According to valuable container theories being alive is so valuable, that it doesn’t matter how bad the contents get, the grand total is always a positive one.
The basic idea behind valuable container theories is that life, or the life of a person, or something like that, has intrinsic value above and beyond the question of what’s going on within your life.
So pretty clearly, from the perspective of fantastic container theories, suicide will never be rational, because it’s never true that you’re better off dead, because it’s never true that your life over all, taking everything that’s relevant into consideration, gives us a negative.
Possibility 2: Neutral container theories
As the pessimist said, “As a matter of philosophical reflection, we can see that everybody’s life is worse than nothing.”,while the valuable container fans are saying, “As a matter of philosophical reflection, we can see that everybody’s life is better than nothing.”
Most of us may find ourselves somewhere in between. Either we believe in the neutral container theory and think it’s a contingent matter whether the contents are sufficiently good or bad.
Possibility 3: modest version of the valuable container theory
Or, we may accept the modest version of the valuable container theory. On that theory, of course, life has some intrinsic value, but it’s got a finite intrinsic value. And in principle, even that could be outweighed if the contents get bad enough.
And so again, it would be an empirical question : **In which cases do the contents get bad enough?
Medical Complications: Rationale for Euthanasia
A case about terminal patient
We could imagine somebody in the terminal stages of some illness, where their cancer perhaps is causing them a great deal of pain. And they’re just distracted by the pain and wishing it would come to an end.
Some terminally ill patient whose disease is getting worse and worse. And so, there are fewer and fewer of the good things in life that the future holds for them. Instead, what the future holds is more and more pain, suffering, incapacity, and frustration.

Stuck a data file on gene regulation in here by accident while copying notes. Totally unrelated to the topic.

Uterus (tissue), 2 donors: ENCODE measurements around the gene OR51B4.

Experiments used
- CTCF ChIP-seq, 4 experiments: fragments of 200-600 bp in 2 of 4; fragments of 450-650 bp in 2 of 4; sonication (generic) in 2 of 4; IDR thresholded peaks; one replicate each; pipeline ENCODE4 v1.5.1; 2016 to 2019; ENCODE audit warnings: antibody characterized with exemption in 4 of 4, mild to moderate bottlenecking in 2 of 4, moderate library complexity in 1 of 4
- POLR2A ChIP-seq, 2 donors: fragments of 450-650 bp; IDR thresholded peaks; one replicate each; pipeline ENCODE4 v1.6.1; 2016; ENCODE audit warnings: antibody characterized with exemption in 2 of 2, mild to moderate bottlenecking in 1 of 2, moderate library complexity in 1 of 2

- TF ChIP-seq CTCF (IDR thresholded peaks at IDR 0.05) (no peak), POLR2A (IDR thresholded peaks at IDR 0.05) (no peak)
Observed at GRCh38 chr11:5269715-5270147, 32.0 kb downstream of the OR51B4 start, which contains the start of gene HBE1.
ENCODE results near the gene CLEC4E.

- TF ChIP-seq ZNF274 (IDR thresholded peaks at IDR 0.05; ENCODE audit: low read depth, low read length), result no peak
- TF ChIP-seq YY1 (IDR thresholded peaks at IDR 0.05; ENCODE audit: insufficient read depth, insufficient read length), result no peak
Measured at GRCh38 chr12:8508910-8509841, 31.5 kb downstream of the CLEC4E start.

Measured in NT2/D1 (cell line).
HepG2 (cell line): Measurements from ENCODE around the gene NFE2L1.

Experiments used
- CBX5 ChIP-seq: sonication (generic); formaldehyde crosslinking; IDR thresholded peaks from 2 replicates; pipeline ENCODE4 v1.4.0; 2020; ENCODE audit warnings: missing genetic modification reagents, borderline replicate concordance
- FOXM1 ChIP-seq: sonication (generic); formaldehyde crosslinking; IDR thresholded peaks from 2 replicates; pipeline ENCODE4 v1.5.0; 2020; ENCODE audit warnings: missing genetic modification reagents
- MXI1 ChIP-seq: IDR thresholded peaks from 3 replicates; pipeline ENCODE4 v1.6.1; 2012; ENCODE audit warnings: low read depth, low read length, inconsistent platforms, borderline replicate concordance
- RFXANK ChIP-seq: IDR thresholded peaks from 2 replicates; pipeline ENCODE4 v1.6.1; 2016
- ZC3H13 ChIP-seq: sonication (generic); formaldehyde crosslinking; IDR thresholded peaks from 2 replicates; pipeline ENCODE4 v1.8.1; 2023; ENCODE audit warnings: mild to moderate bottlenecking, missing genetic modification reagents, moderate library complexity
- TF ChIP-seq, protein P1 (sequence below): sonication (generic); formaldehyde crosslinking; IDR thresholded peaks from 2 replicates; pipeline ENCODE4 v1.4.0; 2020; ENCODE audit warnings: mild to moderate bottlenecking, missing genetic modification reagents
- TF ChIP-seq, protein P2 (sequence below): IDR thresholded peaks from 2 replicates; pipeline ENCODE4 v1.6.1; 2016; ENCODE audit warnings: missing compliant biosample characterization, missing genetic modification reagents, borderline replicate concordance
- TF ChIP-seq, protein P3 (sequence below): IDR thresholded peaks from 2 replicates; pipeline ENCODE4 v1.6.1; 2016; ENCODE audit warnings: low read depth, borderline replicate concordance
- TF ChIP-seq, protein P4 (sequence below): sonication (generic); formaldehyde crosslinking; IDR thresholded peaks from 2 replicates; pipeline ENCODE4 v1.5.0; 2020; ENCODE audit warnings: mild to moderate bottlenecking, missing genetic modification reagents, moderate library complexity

When it gets bad enough, in some of those cases we, at least, can correctly say of them, they’d be better off dead.
The overall bottom line
Let’s try to draw some different cases.And let the x-axis represent time and the y-axis represents how good or bad your life is at that time.
For those of us who are fans of the neutral container theory, the thing to say is this represents the overall goodness of your contents or the overall badness of your contents. The higher up, the better the contents. The lower down, the worse the contents.
For those who are fans of the modest container theory, this represents the grand balance. So it’s contents plus the extra bit you get from being alive.(if you’re a fan of the modest container theory, then even if the contents are negative, the grand balance might still be positive. )
So this represents the overall bottom line, whether you accept the neutral container theory or the modest container theory.
And suppose the point that end of the line(N.D) represents when you would die of natural causes, natural death.
Case 1: suicide doesn’t ever make any sense
So, here’s an example of what a life might look like.It’s going along pretty well and then things get worse. And things sort of deteriorate.
So, towards the end, life’s not as great as it was when you were young and vigorous and healthy and had all sorts of opportunities and accomplishments. But still, till the very end, it stays positive.
Well, if that’s what your lifeline would look like, pretty clearly, suicide doesn’t ever make any sense.Yes, things are beginning to get worse, but they never get so bad that you’re better off dead.
Case 2:suicide would become rational:
For suicide to make sense, it’s got to be the case that your life takes a turn for the worse. Not just any old turn for the worse, but a turn so much for the worse, that for some chunk of your life, your life is worse than nonexistence, the zero line, the x-axis.
If your existence is going to be worse than nothing. Here, we can at least broach the question in an intelligible way. Might suicide make sense?
Point A:the downturn begins
Point A is where the downturn begins. Should you kill yourself at that stage?
No. Because, after all, even though there’s a downturn, things are getting worse, there’s still going to be another period of life, where although life isn’t as good as it had been before, it’s still better than nothing.
Killing yourself at this earlier moment is, we might say, premature. It’s throwing away a chunk of life that would still be worth having. It’s not the right thing to do. It doesn’t make sense rationally.